Black Dragon Wash to the Southern Wasatch (West of Castledale, UT)
Due to our cooling problems the day before in Moab, we started the day very early hoping to take advantage of the cooler temperatures. The plan was to make the mountains as soon as possible and get up in the cooler air.
The softer morning light made for some great pitchers.
We were wheels-up at just after 7.
It was hard to leave this cool campsite but we knew how hot it would be here in a few hours.
Crossing under highway 70.
Pretty cool to think about how different our journey was from the cars passing above us and we're all passing through the same remote area.
On our way to see some petroglyphs.
It's getting smaller and we are already looking forward to the shade as we're not using the air-conditioning.
This is only the entrance. It got much worse with some fairly technical rock steps and narrow slots between boulders.
Fun but slow.
Sometimes you were in the creekbed and sometimes out of it, often with two choices. More than once we got a good ways down one option and had to retrace our steps in reverse.
You can barely see the road here. I kept checking and double-checking our forward progress and mileage trying to figure out when we would get out of there. It was such slow going and I had not planned/investigated enough about the canyon before routing through it. I think that I read a trip report about on Adventure Rider forums and I can tell why it's easier to get a motorcycle through than a big lumbering truck.
On what turned out to be the last major obstacle in the creek bed I hung the outer bumper corner on a tall rock (somehow I managed to get the rocker panel and rest of the car by it) and it quickly ripped off the rear wheelwell flare and bumper corner.
These things are about the only flimsy thing on the whole truck and I wasn't all that surprised to rip it off. Most serious off-roaders will replace the rear bumper with something that can take a beating on the corners. I'd planned on doing that but decided it was an expense that would have to wait.
Is my shirt really tucked into my underwear? What a nerd. Uh, I mean, that was totally planned.
This might get me one step closer to a 'real' rear bumper. I ended up removing the flare and mudflap completely but bolting the bumper corner back up as it houses my water outlet.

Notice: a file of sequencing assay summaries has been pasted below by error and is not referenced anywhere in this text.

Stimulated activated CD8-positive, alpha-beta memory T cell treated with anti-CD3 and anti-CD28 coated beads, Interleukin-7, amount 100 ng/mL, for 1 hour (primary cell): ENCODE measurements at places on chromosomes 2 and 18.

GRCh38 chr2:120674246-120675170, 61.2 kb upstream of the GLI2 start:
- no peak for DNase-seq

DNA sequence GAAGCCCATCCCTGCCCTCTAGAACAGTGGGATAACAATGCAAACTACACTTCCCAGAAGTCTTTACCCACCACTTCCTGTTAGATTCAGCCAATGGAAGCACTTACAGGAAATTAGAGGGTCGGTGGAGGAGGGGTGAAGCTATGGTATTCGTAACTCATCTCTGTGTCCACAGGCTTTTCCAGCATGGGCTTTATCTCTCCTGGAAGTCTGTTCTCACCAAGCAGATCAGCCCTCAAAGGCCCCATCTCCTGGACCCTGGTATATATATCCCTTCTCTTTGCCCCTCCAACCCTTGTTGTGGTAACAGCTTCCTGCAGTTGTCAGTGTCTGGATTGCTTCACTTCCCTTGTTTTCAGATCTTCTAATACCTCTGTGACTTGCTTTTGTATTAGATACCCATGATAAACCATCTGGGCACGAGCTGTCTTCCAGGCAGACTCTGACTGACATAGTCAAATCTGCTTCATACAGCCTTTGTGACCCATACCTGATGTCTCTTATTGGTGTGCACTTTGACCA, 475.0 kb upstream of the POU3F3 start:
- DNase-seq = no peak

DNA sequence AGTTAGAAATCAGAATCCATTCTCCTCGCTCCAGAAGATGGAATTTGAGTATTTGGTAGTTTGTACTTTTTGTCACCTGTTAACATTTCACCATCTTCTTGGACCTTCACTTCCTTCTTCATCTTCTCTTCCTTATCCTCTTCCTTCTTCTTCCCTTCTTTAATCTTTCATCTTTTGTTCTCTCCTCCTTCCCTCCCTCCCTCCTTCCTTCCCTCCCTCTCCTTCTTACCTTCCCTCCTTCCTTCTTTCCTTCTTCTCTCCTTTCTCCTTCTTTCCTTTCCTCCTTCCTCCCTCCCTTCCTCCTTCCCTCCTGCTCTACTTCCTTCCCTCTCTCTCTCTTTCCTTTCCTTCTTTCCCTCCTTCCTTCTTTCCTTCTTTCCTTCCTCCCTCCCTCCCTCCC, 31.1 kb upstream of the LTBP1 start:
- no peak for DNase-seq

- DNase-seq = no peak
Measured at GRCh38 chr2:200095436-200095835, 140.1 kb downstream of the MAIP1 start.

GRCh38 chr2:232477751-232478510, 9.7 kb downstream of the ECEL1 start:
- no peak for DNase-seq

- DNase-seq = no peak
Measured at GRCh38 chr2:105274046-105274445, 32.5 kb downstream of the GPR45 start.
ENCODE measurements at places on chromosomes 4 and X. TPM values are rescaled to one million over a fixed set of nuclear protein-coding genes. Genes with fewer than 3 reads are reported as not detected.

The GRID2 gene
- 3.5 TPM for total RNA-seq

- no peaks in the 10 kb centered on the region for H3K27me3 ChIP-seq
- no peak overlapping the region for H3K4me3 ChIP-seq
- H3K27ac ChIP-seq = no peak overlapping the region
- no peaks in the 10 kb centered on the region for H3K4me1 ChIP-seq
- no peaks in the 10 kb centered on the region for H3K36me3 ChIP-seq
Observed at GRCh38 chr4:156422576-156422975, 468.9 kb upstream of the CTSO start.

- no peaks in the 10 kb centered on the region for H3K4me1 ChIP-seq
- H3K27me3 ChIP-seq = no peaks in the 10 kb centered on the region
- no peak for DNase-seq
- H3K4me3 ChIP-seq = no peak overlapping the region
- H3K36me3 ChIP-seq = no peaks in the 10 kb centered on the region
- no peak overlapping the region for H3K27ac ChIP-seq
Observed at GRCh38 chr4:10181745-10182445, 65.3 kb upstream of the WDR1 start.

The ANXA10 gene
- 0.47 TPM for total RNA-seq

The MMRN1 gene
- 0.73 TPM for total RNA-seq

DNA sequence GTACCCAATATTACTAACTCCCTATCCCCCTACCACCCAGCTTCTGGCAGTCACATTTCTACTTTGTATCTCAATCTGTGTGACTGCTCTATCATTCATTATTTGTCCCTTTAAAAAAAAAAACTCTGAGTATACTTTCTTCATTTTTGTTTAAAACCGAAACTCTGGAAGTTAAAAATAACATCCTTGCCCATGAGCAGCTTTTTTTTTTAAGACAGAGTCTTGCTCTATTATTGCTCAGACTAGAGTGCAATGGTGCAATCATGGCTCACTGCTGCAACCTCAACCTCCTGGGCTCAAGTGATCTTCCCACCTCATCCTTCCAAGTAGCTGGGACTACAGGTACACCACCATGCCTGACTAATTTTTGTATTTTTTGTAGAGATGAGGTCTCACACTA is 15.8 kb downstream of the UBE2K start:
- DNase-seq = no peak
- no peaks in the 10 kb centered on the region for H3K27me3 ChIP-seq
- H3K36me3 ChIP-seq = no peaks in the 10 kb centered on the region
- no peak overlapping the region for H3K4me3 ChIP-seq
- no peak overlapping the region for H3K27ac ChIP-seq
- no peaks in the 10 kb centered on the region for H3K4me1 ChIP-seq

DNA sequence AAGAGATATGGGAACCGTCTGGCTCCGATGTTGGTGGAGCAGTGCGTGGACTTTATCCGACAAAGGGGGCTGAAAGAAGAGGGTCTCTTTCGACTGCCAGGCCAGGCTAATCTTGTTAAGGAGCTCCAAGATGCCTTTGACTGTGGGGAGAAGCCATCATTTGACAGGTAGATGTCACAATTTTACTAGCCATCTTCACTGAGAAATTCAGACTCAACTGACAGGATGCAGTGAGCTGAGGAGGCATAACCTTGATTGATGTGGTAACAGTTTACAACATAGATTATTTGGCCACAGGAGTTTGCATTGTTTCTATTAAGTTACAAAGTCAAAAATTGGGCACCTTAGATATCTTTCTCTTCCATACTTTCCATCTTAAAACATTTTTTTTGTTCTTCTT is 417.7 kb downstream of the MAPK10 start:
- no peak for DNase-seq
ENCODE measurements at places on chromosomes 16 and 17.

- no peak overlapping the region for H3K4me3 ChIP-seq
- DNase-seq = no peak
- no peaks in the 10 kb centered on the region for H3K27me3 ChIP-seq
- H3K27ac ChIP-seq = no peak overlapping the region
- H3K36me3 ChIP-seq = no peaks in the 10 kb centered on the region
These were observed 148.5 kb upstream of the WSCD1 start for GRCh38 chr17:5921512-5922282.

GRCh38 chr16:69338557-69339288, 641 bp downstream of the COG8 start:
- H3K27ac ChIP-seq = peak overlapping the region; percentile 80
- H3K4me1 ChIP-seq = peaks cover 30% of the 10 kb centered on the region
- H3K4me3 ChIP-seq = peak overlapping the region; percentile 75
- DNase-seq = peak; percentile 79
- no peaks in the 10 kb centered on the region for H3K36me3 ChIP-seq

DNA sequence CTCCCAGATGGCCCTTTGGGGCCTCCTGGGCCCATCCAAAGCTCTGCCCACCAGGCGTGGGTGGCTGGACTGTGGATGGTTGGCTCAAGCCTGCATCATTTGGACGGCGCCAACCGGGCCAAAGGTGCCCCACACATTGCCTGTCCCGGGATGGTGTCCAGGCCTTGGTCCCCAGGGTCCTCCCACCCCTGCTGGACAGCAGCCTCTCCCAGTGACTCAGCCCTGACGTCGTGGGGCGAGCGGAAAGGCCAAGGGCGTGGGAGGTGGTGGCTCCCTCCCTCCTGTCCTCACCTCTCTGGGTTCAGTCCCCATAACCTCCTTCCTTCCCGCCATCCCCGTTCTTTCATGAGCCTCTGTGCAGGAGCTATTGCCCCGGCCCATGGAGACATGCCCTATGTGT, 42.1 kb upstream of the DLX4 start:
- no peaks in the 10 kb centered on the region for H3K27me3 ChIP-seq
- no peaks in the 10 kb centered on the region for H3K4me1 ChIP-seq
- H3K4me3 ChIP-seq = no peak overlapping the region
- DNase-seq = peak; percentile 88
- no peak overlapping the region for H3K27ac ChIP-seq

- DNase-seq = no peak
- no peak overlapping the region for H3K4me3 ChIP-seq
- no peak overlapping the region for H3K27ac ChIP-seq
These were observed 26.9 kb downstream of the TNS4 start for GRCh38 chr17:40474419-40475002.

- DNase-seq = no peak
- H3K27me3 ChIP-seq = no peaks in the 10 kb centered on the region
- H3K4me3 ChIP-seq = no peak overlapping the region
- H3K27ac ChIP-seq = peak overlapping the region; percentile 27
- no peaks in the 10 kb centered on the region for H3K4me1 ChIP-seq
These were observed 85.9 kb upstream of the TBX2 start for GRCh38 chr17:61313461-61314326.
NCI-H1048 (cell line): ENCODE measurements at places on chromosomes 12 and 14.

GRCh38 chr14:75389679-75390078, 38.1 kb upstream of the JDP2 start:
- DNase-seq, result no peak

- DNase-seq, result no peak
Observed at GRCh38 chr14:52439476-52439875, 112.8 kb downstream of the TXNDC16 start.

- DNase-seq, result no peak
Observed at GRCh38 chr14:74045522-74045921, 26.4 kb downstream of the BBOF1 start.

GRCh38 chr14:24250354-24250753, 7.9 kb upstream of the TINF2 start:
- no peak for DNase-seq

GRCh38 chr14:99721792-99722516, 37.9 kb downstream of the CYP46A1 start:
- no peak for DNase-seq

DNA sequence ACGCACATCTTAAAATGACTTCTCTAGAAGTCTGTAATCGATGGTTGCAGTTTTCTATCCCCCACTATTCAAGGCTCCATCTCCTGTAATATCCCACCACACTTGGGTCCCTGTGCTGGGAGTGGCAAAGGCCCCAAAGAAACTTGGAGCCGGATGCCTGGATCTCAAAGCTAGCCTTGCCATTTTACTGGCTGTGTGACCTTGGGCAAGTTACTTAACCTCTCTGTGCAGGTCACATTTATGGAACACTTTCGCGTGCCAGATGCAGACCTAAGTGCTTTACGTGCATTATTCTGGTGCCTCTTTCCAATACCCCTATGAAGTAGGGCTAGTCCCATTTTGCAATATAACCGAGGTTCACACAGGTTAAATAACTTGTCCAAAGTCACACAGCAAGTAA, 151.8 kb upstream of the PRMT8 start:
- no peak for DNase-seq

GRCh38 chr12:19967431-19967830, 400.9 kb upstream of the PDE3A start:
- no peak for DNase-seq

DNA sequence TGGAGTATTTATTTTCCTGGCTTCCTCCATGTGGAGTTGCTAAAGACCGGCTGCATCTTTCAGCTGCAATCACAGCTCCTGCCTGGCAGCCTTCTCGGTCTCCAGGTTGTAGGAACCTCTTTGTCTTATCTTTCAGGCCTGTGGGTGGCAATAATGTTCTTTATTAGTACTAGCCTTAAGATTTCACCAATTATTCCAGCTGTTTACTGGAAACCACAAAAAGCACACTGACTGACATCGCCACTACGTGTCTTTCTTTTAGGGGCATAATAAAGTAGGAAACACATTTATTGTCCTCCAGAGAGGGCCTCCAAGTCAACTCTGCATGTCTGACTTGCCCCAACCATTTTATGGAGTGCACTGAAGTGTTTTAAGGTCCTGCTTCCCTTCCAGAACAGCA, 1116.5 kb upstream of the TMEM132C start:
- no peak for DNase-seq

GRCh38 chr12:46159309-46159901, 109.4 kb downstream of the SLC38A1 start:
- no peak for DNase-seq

Not perturbed in the least, Larkin took advantage of the down time to get out and try to walk.
We hung the bumper on a rock somewhere over there.
What a horrible photo.
Finally climbing out but into the open sun. No shade out here.
Some more interesting sections outside of the canyon. A series of rock steps here followed bigger ones later.
Not a bad place to nap.
Hard to tell but in there is the slot(ish) canyon we just drove out of.
The taller series of stone steps. Definitely needed every bit of clearance here.
Looking into the San Rafael Swell.
San Rafael Swell vistas.
We hit a wide graded road and were able to pick up some speed.
Oh yeah, setting some speed records. Well, it felt like it.
Lunch along the river. Larkin is in some prime shady real estate.
That's some serious hardware.
She's not so sure about it. By the end of the trip she was sitting in any little puddle she could get her bottom into.
Some fast roads through Wingate Sandstone formations on our way to Castledale, Utah. We stopped there for a quick treat, some ice, food and beer and headed towards the mountains. It was very hot and we were running hot engine temps still so we were looking forward to the cooler temps.
Water in the desert.
We ran a few miles of pavement up to the reservoir and then headed back up into the mountains.
This is a good picture of how rough the roads were and why are daily averages were so slow.
Oh man, there must be trees up there somewhere.
Afternoon stop for second lunch...
and play time on the rocks.
Then back to it.
The road continued to climb steeply...
and became a trail...
and continued to detoriate...
until it was clearly an ATV path.
We were just squeezing under and around trees (not necessarily here)...
and we're so thankful that it wasn't mud season. Do you see the size of those ruts?
But the temperature was dropping and the landscape was downright gorgeous.
These mud holes (just in front of the hood) were so deep and seriously tested the articulation of the suspension.
And then the snowmobile trail opened up into the meadow at around 9000 feet.
You can see the road, yes, an actual gravel road, climbing the hill in the background. That road would eventually lead us to the trail south of Skyline Drive. It was marked as ATV trail 51 I think. And it was awesome. It traverses north to south the ridgeline of the wasatch mountains all the way to Park City if you work for it.
Steadily climbing up to that ridge in the background at about 10500 feet.
We were in this area at the right time. Later in the summer, July, August this place really heats up. But it was perfect in June.
It couldn't have been made prettier.
Going over these incredible horizon-lines and blind turns was breathtaking. The views behind them are...
Can you believe this road? We continued to be amazed.
Looking down into the valley we just climbed out of.
It had been a very long day and was not over yet.
I can't wait to make my own calendar!
You can see me trying to hide from the sun. My left arm was pretty damn tan.
Snow-melt made the road interesting in a few places but never too bad. Seems like most of the difficult sections we're doing something other than taking pictures. I know what I'm doing but can't imagine what my wife is doing. Oh wait. yes I can: white knuckling the SPOT device
Anyone know what these steppes are for and why they are there?
The road keeps unfolding before us around every turn. It's unbelievable and we forget that we've been in the car now for eight hours.